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Spin Control

Posts tagged: governor race

Gov debate Tuesday in Yakima

Gubernatorial candidates Rob McKenna and Jay Inslee debate tomorrow evening in Yakima.

The debate is being co-sponsored by the Hispanic Chambers of Commerce, and is happening during their convention. The other co-sponsor is KCTS-TV, the public television station in Seattle.

It will be carried live in Spokane on KSPS-TV, channel 7.

This debate may seem like an appetizer for the first presidential debate on Wednesday evening. The next gubernatorial debate, however, may be more of a dessert — it will take place right after the Oct. 11 presidential debate.

That Seattle debate is being described as unprecedented because it will be simulcast on all four Seattle broacast stations — KING, KIRO, KOMO and KCPQ — as well as Northwest Cable News and other stations across the state.

It may also have an unprecedented number of Seattle news-types, a total of four reporters or anchors, on the stage with the candidates along with the moderator, Glenn Johnson of Washington State University's School of Journalism.

“This is a rare moment for competitors to set aside rivalries and work together as colleagues,” Mark Ginther, executive news director of KING and NWCN, said.

That, plus the rest of network programming on Oct. 11 is shot, anyway, because of the presidential debate that will happen during the previous 90 minutes. So it was either this or reruns of “Jeopardy” and sitcoms.

Sunday Spin: Is Internet making politics better?

It’s not clear yet whether this year’s campaign staffs are hell bent on testing Marshall McLuhan’s theorem that “the medium is the message” or are so enamored with high tech that they think it’s the be-all and end-all of politics.
Last week, a member of Republican gubernatorial candidate Rob McKenna’s campaign went from paid staffer to suspended staffer to fired staffer in the span of three days. Kathlyn Ehls had typed messages into Twitter that called for Asian Americans to “learn English” and senior citizens who walk too slowly across the street in front of her vehicle to “get a wheelchair.”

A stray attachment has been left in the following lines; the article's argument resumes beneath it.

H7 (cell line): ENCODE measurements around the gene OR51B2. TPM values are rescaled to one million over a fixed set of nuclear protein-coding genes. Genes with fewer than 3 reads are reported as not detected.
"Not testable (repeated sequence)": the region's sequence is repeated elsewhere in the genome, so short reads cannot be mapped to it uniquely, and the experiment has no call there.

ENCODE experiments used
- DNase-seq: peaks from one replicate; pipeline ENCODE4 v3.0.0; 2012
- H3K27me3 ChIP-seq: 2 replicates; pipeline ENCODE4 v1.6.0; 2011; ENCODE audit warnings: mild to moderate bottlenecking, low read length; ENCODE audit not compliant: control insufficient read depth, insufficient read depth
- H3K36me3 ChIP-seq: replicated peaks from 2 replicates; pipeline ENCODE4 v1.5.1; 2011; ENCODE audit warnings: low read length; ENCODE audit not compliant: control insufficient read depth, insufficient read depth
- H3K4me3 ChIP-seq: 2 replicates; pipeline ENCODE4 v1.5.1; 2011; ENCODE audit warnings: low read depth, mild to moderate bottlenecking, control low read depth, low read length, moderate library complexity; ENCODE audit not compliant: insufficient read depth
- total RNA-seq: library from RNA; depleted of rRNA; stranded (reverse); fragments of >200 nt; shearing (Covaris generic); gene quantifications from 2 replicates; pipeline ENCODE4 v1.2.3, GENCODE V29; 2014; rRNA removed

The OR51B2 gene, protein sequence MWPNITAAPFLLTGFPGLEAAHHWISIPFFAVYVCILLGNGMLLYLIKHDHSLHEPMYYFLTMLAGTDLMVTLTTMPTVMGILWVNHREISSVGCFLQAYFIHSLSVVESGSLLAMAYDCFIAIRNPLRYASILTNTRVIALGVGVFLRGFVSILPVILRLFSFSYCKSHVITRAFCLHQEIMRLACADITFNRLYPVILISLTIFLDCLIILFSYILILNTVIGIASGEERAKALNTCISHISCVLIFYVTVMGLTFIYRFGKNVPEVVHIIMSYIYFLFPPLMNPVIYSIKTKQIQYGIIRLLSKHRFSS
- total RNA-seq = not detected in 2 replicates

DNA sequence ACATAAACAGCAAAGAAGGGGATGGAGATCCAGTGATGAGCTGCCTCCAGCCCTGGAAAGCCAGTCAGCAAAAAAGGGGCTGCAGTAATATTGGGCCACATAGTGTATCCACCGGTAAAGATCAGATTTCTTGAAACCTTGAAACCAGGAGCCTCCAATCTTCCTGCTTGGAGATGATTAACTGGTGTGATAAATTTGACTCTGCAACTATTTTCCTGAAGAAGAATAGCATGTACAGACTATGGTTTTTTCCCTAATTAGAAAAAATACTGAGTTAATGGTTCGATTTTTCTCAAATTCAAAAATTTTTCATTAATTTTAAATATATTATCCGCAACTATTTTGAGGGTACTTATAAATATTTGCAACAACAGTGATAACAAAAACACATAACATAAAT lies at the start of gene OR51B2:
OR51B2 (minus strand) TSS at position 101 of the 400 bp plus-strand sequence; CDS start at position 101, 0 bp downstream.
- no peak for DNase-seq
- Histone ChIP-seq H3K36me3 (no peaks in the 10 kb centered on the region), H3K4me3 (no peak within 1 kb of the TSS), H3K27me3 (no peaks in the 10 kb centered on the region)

Ehls had tweeted these uncharitable thoughts months before going to work for the McKenna campaign. But the recent college graduate apparently was unaware, or forgot, the cardinal rule of venting in cyberspace: things on the Internet have a nasty habit of living forever and surfacing at inopportune times. These did, last Monday, on Seattle blogs.. .
  

New media ways to get into trouble

OLYMPIA — All of the “new media” opportunities for candidates in their staffs have a downside, the Rob McKenna campaign discovered this week. There are now more ways to do something stupid, and get caught at it, and have it come back months later to bite you in the posterior.

So it was that Kathlyn Ehl, a policy staffer for the Republican gubernatorial candidate's campaign, had to apologize Monday for sending out Tweets that disparaged Asians and seniors, before she was on the McKenna staff.

Seattle area blogs like Slog and Publicola reported that Ehls had tweeted in January that Asians should “shut up and speak English” and in November that anyone so old that it takes an entire light to cross the street should “GET A WHEELCHAIR”. Not good for a campaign that would like to get votes from one of the state's largest minority communities or the state's most dependable voting block.

By 5 p.m., McKenna had issued an apology. Unlike some political apologies, it didn't include a series of equivocations:

“The tweets sent by a member of my campaign staff, Kathlyn Ehl, which were reported today were offensive and inappropriate.  I am glad to see that she has apologized for her actions.
The fact that she made the comments before joining my campaign does not make them any less hurtful to Asian Americans and the elderly. They were insensitive and wrong regardless of their context.
She has done the right thing by apologizing.  I am hopeful that she has learned a humbling lesson that will give her greater perspective about having charity in her heart when considering the challenges faced by others.”

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About this blog

Jim Camden is a veteran political reporter for The Spokesman-Review.


Jonathan Brunt is an enterprise reporter for The Spokesman-Review.


Kip Hill is a general assignments reporter for The Spokesman-Review.

Nick Deshais covers Spokane City Hall for The Spokesman-Review.

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